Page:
“The pandemic has affected everything on the planet, so that includes everything to do with human rights,” Wing said.

The virus can violate or limit the right to health, anti-discrimination, equality, education, and employment, Wing said. It can also affect poor people, people of color, and women disproportionately.

According to the Center for Disease Control and Prevention, 52.1 percent of positive COVID-19 cases were female, while 47.8 percent were male. 23.7 percent of positive cases were among Hispanic or Latino people and 13.8 percent were among Black people.

According to the U.S. Census Bureau,  Hispanic and Latino people make up 18.5 percent of Americans, and Black people make up 13.4 percent of the country.

While white people make up 76.3 percent of Americans, they account for only 53 percent of individuals who have tested positive for COVID-19.

White people account for 58 percent of the U.S. deaths from COVID-19, while Hispanic and Latino people account for 14.6 percent, and 18.2 percent of deaths were Black people.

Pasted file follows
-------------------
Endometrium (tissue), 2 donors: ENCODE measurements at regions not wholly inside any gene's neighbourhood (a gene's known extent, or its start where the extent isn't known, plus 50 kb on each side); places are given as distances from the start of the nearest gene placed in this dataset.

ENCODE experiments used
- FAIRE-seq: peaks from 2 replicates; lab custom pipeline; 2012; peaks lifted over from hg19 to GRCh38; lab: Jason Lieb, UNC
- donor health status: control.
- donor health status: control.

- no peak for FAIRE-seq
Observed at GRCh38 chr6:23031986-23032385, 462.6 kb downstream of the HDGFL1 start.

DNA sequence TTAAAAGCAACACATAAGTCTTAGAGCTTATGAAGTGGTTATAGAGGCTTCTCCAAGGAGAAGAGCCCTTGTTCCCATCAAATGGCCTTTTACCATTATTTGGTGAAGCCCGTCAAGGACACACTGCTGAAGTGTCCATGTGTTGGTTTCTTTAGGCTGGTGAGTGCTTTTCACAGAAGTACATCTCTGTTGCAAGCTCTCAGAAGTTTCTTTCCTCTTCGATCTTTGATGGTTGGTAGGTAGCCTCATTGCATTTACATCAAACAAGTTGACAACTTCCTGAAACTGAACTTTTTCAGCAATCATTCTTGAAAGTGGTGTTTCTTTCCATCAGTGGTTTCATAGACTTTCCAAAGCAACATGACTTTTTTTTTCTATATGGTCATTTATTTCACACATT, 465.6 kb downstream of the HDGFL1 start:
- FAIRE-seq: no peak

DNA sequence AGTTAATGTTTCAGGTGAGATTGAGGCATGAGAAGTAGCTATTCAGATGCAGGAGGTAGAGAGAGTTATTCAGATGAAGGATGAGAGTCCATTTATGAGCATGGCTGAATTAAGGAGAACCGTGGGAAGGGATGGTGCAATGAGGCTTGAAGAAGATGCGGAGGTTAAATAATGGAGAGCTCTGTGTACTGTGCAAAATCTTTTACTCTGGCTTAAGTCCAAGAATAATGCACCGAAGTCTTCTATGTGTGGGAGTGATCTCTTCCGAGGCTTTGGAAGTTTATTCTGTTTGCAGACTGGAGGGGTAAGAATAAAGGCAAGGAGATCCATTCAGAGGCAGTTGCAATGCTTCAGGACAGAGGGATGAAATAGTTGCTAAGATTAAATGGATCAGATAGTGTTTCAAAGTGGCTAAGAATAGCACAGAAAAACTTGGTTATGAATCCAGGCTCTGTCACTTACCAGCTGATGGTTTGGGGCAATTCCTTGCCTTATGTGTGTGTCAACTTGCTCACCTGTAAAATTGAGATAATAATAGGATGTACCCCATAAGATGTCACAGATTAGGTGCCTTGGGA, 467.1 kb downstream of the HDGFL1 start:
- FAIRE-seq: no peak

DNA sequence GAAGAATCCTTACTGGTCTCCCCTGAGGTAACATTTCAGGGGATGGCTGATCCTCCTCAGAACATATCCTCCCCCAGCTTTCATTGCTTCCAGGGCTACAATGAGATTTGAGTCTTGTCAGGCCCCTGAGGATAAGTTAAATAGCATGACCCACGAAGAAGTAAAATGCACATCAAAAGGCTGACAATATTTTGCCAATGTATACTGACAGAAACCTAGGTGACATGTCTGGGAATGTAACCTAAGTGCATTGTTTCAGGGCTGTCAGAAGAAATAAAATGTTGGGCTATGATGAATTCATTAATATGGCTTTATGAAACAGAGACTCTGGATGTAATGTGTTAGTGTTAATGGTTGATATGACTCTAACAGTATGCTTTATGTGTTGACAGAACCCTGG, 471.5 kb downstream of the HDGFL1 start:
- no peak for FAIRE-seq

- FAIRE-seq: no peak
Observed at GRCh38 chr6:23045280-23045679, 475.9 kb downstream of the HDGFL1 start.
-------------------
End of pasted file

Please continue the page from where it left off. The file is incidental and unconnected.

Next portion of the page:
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The United Nations Association’s Iowa branch is celebrating international Human Rights Day in two ways, said Debra DeLaet, president of the chapter. The UN Association is co-sponsoring a film screening and discussion of the movie “White Privilege,” on Thursday in collaboration with the Iowa Commission on Human Rights and the Johnson County chapter of the UN Association, DeLaet said.

The second event held on Tuesday was a human rights networking event for college students and Iowa’s youth.

The COVID-19 pandemic has exacerbated issues of human rights, DeLaet said. Especially the human right to health. In Iowa alone, there has been nearly a quarter of a million positive cases and about 2,900 deaths. DeLaet said she thinks the pandemic has illuminated the weaknesses of the human rights system.

There are socioeconomic inequities that precede the pandemic that make people more vulnerable than others to bad outcomes, and health care is less accessible for specific populations, DeLaet said.